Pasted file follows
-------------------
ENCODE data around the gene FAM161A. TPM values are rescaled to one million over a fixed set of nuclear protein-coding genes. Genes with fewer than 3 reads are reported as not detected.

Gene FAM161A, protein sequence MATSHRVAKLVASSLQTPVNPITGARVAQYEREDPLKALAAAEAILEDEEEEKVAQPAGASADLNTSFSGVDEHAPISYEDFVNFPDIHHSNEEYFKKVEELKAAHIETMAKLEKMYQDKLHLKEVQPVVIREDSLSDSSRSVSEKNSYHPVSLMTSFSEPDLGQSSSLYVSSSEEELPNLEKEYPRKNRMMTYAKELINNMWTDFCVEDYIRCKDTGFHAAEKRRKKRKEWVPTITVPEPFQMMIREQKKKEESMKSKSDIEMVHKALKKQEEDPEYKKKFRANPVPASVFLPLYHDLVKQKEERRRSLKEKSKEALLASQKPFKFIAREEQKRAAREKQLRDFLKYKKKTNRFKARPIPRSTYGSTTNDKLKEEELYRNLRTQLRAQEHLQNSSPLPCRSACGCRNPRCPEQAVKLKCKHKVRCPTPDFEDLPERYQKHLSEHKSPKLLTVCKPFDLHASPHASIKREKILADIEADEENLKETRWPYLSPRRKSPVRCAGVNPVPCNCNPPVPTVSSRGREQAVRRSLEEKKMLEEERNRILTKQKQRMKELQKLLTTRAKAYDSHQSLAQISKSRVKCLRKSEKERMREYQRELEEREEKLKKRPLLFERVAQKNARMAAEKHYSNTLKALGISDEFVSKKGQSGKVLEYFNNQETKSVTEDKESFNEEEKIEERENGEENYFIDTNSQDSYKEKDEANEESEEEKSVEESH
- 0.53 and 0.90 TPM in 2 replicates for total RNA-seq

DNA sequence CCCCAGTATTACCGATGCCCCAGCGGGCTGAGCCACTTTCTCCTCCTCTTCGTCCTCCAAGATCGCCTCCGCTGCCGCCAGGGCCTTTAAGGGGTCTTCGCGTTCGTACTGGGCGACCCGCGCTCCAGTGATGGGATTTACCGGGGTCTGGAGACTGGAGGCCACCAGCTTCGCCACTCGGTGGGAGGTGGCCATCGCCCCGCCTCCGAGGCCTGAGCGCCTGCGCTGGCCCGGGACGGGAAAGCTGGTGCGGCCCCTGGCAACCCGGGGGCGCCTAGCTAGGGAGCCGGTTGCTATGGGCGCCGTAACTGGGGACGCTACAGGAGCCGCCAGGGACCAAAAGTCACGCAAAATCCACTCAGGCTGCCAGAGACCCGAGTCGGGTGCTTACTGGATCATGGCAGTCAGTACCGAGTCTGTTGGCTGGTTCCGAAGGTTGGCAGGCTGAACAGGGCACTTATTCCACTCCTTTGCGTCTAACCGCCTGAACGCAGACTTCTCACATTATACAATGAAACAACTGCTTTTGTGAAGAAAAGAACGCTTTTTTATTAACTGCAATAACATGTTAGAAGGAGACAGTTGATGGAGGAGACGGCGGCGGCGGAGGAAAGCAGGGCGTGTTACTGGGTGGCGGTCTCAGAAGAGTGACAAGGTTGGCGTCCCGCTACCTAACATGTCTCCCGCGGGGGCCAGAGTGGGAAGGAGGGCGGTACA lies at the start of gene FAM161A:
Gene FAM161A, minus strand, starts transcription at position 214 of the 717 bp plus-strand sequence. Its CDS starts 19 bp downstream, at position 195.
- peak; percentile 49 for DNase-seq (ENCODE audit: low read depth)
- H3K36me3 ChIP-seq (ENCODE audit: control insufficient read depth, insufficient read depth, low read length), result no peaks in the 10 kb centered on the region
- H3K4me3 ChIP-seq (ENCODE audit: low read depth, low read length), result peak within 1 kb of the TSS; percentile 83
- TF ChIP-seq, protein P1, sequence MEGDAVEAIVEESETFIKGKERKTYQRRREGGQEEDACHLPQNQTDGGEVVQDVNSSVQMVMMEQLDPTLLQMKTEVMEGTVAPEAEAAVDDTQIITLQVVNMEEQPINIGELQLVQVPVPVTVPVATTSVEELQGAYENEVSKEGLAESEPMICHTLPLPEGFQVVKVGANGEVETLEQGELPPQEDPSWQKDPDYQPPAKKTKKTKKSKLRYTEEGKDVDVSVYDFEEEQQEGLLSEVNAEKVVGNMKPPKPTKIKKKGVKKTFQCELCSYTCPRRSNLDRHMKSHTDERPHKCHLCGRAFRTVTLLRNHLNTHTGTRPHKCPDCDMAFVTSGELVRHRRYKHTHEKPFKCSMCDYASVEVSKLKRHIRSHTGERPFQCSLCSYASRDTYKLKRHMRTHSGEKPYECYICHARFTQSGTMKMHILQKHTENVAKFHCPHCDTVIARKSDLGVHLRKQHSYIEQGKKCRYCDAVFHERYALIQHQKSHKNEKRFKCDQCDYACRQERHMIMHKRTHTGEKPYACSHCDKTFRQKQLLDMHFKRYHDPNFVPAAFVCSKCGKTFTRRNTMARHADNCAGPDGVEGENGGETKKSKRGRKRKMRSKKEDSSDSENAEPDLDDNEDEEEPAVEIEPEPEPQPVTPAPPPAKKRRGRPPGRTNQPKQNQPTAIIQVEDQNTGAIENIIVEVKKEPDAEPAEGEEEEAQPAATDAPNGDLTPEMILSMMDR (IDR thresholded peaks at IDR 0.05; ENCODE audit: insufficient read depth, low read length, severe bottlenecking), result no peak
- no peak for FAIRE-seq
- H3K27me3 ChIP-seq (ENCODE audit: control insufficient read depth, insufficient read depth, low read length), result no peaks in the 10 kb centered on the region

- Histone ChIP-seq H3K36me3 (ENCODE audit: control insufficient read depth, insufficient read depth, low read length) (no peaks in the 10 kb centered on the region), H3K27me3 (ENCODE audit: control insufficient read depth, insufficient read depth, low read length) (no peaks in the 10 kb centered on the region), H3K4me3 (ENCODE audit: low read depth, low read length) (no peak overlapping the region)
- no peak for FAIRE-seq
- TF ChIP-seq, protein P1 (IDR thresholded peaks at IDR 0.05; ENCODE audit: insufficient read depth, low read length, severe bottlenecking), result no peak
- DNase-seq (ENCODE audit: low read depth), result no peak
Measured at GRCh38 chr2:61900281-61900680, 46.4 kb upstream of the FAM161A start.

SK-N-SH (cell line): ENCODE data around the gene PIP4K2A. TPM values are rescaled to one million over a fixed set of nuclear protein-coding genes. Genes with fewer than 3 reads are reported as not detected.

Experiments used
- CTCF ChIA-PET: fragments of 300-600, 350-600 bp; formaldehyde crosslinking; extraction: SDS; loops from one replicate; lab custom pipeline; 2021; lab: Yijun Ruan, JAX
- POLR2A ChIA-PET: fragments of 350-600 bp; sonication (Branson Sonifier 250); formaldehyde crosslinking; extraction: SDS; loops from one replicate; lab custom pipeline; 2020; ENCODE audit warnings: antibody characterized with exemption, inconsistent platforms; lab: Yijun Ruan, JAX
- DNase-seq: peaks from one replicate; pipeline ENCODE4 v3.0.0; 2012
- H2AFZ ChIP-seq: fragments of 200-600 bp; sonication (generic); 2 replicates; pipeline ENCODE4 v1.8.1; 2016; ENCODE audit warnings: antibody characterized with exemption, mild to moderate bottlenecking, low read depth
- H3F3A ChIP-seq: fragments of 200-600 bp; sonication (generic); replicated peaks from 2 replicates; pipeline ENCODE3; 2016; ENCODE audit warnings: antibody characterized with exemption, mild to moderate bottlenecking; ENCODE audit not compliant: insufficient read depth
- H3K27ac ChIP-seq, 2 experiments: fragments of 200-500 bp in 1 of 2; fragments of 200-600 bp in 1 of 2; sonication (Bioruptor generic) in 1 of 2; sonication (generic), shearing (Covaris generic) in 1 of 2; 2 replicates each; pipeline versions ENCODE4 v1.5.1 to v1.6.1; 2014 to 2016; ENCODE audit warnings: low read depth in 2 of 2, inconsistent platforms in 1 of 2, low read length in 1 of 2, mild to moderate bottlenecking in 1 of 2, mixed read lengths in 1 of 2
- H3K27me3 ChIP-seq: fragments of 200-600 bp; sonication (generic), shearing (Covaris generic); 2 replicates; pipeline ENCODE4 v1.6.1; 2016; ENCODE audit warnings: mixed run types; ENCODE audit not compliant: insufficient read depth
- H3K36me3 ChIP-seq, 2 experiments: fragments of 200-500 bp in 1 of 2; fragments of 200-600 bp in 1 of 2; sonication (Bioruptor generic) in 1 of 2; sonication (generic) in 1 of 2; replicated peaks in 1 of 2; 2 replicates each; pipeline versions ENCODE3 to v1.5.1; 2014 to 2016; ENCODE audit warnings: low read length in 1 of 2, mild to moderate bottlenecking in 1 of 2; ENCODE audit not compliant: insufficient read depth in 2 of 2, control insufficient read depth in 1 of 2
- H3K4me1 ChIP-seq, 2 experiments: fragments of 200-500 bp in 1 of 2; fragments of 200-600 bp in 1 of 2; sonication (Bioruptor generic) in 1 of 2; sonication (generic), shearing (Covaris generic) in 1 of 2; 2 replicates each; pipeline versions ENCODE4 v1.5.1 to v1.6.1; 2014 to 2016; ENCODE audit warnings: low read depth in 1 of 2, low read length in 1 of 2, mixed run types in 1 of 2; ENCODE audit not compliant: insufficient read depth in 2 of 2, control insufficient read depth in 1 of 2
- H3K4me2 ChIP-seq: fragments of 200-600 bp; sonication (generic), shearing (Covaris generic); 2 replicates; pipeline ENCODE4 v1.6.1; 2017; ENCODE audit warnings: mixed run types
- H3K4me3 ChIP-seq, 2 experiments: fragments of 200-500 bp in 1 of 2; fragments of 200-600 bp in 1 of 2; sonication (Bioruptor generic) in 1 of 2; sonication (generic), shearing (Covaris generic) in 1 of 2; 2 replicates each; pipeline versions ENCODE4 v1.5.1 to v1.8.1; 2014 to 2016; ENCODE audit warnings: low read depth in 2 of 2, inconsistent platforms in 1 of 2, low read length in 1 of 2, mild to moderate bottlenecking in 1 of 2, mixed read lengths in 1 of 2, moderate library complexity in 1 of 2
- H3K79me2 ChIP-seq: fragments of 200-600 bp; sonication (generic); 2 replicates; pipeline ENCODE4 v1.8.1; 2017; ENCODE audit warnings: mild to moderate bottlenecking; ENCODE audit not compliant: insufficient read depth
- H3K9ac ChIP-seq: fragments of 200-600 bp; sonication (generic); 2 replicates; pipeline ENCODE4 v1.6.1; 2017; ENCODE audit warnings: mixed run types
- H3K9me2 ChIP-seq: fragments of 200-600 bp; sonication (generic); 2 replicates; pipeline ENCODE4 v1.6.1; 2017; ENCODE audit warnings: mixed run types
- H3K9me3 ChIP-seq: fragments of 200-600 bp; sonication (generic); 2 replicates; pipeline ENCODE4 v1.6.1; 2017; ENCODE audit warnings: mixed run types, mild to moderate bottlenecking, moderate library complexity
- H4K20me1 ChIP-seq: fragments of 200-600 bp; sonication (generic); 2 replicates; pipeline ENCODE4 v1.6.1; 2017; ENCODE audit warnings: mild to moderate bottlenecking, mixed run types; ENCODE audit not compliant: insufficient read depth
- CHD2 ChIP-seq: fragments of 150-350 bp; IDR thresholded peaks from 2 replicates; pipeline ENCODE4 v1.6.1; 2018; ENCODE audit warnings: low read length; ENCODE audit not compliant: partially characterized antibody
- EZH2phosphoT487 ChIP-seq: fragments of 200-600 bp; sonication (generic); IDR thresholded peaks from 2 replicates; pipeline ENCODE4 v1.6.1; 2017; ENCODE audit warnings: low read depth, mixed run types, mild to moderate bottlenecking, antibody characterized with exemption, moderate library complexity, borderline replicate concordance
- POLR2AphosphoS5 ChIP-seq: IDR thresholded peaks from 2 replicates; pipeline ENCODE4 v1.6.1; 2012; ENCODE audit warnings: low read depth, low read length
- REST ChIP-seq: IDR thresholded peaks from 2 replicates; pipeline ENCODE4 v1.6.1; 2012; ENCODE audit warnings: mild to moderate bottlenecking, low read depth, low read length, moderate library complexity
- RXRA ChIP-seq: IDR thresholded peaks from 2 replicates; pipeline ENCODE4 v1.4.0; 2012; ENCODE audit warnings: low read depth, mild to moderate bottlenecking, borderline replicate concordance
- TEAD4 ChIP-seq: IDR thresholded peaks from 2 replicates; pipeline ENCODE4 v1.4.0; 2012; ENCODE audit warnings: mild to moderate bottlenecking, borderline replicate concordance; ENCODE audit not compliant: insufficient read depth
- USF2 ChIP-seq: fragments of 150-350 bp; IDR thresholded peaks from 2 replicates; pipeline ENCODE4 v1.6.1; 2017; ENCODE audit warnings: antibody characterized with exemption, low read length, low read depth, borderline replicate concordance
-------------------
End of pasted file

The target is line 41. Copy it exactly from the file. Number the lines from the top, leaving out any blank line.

- USF2 ChIP-seq: fragments of 150-350 bp; IDR thresholded peaks from 2 replicates; pipeline ENCODE4 v1.6.1; 2017; ENCODE audit warnings: antibody characterized with exemption, low read length, low read depth, borderline replicate concordance